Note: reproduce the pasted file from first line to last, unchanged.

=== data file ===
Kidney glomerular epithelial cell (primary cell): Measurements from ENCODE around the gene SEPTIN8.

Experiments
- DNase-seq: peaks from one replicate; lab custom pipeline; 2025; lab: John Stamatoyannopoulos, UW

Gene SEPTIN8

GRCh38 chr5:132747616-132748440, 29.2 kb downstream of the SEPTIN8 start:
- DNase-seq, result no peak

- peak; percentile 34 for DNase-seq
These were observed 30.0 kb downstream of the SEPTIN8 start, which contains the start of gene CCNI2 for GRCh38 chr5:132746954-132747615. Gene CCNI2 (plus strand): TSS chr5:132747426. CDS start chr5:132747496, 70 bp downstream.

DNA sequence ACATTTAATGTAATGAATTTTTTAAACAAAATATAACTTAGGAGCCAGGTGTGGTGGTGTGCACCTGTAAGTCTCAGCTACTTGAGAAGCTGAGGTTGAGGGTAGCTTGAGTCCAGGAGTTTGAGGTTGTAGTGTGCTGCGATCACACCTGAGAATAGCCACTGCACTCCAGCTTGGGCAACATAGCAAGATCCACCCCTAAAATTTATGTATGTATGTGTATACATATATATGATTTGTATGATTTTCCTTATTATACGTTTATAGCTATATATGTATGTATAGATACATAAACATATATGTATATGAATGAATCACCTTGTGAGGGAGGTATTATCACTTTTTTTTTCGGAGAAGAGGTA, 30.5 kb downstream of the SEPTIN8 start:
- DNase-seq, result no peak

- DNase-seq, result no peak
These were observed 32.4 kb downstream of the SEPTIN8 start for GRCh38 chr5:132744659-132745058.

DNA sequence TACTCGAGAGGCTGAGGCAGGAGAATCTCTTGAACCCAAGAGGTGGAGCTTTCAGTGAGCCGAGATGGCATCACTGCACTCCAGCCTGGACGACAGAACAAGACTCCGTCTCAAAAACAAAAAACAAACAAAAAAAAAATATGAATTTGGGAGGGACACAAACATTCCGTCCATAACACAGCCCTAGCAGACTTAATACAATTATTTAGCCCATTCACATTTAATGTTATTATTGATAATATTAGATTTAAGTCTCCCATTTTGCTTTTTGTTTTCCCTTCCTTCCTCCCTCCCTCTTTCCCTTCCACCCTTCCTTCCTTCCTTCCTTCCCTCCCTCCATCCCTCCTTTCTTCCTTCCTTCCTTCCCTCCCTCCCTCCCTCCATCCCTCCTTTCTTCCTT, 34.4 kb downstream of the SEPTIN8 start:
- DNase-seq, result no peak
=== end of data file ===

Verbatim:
Kidney glomerular epithelial cell (primary cell): Measurements from ENCODE around the gene SEPTIN8.

Experiments
- DNase-seq: peaks from one replicate; lab custom pipeline; 2025; lab: John Stamatoyannopoulos, UW

Gene SEPTIN8

GRCh38 chr5:132747616-132748440, 29.2 kb downstream of the SEPTIN8 start:
- DNase-seq, result no peak

- peak; percentile 34 for DNase-seq
These were observed 30.0 kb downstream of the SEPTIN8 start, which contains the start of gene CCNI2 for GRCh38 chr5:132746954-132747615. Gene CCNI2 (plus strand): TSS chr5:132747426. CDS start chr5:132747496, 70 bp downstream.

DNA sequence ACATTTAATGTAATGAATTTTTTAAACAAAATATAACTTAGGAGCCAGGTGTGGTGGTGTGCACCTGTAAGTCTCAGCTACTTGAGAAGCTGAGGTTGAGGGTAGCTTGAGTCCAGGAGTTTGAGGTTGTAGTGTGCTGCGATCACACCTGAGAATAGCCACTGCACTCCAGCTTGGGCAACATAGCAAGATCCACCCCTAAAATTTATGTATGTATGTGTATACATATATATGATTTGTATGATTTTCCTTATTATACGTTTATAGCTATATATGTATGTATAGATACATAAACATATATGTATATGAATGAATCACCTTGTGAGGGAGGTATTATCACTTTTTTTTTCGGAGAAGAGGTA, 30.5 kb downstream of the SEPTIN8 start:
- DNase-seq, result no peak

- DNase-seq, result no peak
These were observed 32.4 kb downstream of the SEPTIN8 start for GRCh38 chr5:132744659-132745058.

DNA sequence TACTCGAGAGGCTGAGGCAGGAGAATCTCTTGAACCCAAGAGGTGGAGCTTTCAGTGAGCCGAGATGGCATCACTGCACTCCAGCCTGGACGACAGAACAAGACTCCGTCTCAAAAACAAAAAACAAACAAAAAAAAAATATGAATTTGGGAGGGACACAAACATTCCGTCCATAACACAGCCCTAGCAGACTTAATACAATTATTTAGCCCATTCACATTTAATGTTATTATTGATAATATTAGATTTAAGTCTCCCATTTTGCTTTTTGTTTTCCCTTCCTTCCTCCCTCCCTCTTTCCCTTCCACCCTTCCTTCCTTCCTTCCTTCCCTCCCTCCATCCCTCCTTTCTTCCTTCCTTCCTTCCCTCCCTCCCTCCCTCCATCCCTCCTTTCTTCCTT, 34.4 kb downstream of the SEPTIN8 start:
- DNase-seq, result no peak